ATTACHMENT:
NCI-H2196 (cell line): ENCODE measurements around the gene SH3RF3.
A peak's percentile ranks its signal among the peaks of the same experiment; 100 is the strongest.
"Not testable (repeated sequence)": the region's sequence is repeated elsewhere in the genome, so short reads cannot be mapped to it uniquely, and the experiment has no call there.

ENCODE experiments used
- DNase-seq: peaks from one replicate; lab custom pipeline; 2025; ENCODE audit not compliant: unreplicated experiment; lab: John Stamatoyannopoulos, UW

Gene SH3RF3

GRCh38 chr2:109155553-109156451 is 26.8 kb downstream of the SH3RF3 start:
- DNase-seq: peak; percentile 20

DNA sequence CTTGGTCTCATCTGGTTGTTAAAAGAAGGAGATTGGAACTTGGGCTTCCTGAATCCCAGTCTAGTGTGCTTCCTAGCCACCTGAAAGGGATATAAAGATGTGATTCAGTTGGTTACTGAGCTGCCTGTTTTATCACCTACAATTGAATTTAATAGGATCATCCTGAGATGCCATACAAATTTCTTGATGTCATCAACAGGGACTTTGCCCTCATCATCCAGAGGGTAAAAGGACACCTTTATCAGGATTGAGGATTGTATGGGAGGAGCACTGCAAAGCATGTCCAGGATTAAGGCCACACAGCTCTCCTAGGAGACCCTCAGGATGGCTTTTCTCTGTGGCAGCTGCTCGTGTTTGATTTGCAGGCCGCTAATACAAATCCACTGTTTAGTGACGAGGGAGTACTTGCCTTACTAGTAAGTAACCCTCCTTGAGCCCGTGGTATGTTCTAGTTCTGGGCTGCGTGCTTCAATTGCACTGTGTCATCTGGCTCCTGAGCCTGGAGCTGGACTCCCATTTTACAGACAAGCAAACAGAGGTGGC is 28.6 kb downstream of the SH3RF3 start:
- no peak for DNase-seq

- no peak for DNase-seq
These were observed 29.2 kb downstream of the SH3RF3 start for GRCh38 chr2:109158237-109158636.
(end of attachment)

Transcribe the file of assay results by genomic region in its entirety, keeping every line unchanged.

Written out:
NCI-H2196 (cell line): ENCODE measurements around the gene SH3RF3.
A peak's percentile ranks its signal among the peaks of the same experiment; 100 is the strongest.
"Not testable (repeated sequence)": the region's sequence is repeated elsewhere in the genome, so short reads cannot be mapped to it uniquely, and the experiment has no call there.

ENCODE experiments used
- DNase-seq: peaks from one replicate; lab custom pipeline; 2025; ENCODE audit not compliant: unreplicated experiment; lab: John Stamatoyannopoulos, UW

Gene SH3RF3

GRCh38 chr2:109155553-109156451 is 26.8 kb downstream of the SH3RF3 start:
- DNase-seq: peak; percentile 20

DNA sequence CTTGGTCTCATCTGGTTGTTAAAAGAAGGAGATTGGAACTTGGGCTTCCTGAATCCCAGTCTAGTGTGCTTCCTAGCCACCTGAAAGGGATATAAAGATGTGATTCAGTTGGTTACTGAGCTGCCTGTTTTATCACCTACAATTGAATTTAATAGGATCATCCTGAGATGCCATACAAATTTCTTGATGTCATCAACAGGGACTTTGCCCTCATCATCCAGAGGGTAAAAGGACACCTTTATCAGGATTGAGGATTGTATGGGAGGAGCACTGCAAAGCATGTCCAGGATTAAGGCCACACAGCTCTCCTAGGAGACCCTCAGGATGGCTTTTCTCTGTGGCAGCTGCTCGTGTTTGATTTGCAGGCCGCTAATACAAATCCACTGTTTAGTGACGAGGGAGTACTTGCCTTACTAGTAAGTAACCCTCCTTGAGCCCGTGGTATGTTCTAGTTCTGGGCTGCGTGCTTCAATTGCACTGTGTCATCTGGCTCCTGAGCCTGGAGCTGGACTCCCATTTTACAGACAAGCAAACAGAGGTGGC is 28.6 kb downstream of the SH3RF3 start:
- no peak for DNase-seq

- no peak for DNase-seq
These were observed 29.2 kb downstream of the SH3RF3 start for GRCh38 chr2:109158237-109158636.